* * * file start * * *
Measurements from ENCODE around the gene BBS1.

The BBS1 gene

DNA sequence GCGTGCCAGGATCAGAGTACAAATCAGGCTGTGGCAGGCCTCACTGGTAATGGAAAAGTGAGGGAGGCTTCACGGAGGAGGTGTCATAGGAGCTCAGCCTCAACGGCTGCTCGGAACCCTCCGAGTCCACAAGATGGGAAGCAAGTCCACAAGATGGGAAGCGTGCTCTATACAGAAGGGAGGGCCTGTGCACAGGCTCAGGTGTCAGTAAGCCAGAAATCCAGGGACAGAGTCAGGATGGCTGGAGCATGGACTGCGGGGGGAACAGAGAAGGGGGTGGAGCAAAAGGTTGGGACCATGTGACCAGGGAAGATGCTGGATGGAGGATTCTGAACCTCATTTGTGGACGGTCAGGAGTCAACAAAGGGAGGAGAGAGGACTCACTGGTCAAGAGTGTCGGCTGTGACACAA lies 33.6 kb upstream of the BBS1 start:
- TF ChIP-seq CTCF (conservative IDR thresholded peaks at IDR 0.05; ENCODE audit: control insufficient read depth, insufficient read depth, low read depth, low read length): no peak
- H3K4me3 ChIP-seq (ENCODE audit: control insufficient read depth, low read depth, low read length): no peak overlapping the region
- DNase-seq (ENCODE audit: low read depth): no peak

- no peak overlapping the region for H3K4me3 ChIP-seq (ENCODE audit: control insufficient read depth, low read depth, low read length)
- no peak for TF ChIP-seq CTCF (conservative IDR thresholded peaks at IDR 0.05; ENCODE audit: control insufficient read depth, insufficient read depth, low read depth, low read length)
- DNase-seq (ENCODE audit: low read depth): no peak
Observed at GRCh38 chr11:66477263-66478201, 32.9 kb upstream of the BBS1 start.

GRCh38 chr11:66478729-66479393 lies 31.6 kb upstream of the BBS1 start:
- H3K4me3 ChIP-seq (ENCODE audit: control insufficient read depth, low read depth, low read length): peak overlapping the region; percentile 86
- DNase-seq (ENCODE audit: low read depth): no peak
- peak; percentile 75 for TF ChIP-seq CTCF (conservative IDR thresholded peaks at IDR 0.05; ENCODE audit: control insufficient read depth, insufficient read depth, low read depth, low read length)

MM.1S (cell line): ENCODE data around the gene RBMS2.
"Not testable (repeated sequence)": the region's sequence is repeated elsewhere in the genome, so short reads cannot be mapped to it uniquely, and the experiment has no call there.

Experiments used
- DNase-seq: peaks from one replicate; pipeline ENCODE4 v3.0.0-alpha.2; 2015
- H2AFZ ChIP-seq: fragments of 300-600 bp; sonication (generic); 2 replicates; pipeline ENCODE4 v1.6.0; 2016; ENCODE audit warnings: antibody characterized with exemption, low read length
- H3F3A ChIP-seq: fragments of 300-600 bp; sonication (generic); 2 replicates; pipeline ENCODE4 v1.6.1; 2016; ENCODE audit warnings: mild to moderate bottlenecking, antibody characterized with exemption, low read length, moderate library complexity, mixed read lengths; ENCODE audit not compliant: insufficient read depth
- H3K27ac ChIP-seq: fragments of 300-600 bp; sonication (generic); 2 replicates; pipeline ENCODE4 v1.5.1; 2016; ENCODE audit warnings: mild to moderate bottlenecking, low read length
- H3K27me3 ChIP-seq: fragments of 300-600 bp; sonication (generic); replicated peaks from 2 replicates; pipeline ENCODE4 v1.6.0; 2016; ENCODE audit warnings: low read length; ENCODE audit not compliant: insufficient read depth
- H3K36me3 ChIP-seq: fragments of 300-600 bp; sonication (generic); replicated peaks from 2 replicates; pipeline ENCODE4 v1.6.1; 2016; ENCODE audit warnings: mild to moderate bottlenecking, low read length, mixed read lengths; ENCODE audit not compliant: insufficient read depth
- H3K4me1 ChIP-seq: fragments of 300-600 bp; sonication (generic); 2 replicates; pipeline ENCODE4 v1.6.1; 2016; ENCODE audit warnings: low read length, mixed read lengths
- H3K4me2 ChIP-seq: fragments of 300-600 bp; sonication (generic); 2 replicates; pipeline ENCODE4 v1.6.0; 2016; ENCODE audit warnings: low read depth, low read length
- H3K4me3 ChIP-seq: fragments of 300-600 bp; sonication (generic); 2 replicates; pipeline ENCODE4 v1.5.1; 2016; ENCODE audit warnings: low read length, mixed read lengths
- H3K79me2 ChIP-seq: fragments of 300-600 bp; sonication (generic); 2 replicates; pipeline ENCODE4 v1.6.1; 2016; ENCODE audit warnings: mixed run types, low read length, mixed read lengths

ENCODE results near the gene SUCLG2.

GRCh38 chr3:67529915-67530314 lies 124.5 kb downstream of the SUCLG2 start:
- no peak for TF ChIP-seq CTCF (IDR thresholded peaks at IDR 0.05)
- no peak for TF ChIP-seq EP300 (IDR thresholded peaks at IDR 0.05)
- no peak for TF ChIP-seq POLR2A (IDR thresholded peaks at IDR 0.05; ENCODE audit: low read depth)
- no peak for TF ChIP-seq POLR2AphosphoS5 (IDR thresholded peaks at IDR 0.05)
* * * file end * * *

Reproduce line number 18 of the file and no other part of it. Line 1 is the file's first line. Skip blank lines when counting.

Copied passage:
- DNase-seq: peaks from one replicate; pipeline ENCODE4 v3.0.0-alpha.2; 2015